Athletics: Smith's hopes high for Seville
Tuesday 29 June 1999
The 26-year-old Liverpudlian, who won the high jump at Sunday's CGU Gateshead Classic with 2.36 metres, is still approaching the bar off a reduced run- up to prevent his troublesome right Achilles tendon from flaring up once again.
That problem is foremost in the mind of Smith, who has not reached such heights for six years, even though for most onlookers the injury which will forever be associated with this jumper concerns the neck. It was less than a year ago that Smith lay immobile on the landing bed after a horrific training accident at the Wavertree Stadium. He feared at first he would never be able to walk again; then he was afraid his competitive career was over. Neither proved to be the case and, since October, Smith has dedicated himself to regaining his position as one of the world's finest jumpers with the help of a new coach, Tudor Bidder, and a back- up team including physiotherapists Paula Wild and Neil Black.
Smith also relocated to Birmingham in order to make a fresh start to a career which has already brought him an Olympic bronze medal, European silver and world bronze.
Sunday's effort, off a run-up of seven rather than the full nine steps, was a tribute to his mental strength and technical ability. Afterwards he defined the word relieved.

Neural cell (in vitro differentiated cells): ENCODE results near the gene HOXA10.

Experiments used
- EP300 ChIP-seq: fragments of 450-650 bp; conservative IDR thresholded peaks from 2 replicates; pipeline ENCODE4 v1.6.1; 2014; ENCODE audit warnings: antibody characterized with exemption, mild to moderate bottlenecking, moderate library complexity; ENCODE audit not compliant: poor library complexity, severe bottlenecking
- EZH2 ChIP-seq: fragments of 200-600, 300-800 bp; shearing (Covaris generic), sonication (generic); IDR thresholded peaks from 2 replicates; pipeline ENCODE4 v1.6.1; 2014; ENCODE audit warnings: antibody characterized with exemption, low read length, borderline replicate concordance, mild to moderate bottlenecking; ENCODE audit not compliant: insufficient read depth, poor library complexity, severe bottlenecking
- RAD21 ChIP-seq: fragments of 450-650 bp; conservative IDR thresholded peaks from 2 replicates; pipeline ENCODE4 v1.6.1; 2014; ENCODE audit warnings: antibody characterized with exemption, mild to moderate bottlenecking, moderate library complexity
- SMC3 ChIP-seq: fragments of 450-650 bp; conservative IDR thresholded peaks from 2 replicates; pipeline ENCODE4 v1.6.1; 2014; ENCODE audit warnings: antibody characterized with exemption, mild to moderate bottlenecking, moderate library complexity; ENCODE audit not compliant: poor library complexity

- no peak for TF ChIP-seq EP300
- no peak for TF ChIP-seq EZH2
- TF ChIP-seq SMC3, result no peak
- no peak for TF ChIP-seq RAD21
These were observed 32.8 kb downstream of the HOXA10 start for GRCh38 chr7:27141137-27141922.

"We were not expecting him to jump so high, but I would never have liked to say that it wasn't possible for him. That's the sort of height and beyond that he will need to get a medal in Seville. He probably needs the capacity to go a couple of jumps higher.
"But it's always nice when a plan comes together. Afterwards I think the phrase he used more than any was `I'm back'. His self-belief has always been the thing that has kept him going through all the dark times."
The next competition for Smith will be at St-Denis on Saturday. The plan is to jump once again with a seven-step run-up and then take a three-week training break in preparation for the World Championship trials, where he will jump off a full run-up. He then has meetings at Eberstadt (1 August) and Cologne (8 August) after which he will decide what is the best approach- run for him at the World Championships.
Characteristically, once he had jumped 2.36 on Sunday - only a centimetre below the British record he set in 1992 - Smith had made an attempt to clear 2.40, which has a special significance for all high jumpers. "He wasn't too far away with his third attempt," Bidder said. "But 2.40 is an awful long way up. But Steve will have that attempt fresh in his mind when he next comes to it."
The women's 1500 metres saw another performance full of guts and effort from Kelly Holmes, who suffered yet another injury setback in February of this year when she had to fly home from training in Australia with an Achilles problem.
In what was her season's debut Holmes - who made a late return from injury last season to earn the Commonwealth 1500m silver medal - looked as if she was going to suffer her first defeat by a fellow Briton for many years as the field came to the bell. But Holmes, as so often before, dug into her resources to overtake Hayley Tullett in the final straight. If they gave medals for fortitude, Holmes would have a cupboard full.
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